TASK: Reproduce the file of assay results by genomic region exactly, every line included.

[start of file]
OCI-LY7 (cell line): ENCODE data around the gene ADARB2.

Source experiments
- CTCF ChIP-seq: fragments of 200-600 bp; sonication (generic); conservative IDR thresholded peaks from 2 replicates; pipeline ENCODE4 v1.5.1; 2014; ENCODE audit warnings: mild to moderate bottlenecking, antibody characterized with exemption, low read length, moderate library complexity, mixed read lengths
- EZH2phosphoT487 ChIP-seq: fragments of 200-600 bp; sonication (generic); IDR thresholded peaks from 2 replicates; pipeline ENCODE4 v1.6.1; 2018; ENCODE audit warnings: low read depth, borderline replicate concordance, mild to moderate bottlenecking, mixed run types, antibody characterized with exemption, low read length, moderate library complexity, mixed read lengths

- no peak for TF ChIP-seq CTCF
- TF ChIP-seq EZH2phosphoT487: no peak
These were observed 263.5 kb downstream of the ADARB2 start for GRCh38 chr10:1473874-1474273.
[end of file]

OCI-LY7 (cell line): ENCODE data around the gene ADARB2.

Source experiments
- CTCF ChIP-seq: fragments of 200-600 bp; sonication (generic); conservative IDR thresholded peaks from 2 replicates; pipeline ENCODE4 v1.5.1; 2014; ENCODE audit warnings: mild to moderate bottlenecking, antibody characterized with exemption, low read length, moderate library complexity, mixed read lengths
- EZH2phosphoT487 ChIP-seq: fragments of 200-600 bp; sonication (generic); IDR thresholded peaks from 2 replicates; pipeline ENCODE4 v1.6.1; 2018; ENCODE audit warnings: low read depth, borderline replicate concordance, mild to moderate bottlenecking, mixed run types, antibody characterized with exemption, low read length, moderate library complexity, mixed read lengths

- no peak for TF ChIP-seq CTCF
- TF ChIP-seq EZH2phosphoT487: no peak
These were observed 263.5 kb downstream of the ADARB2 start for GRCh38 chr10:1473874-1474273.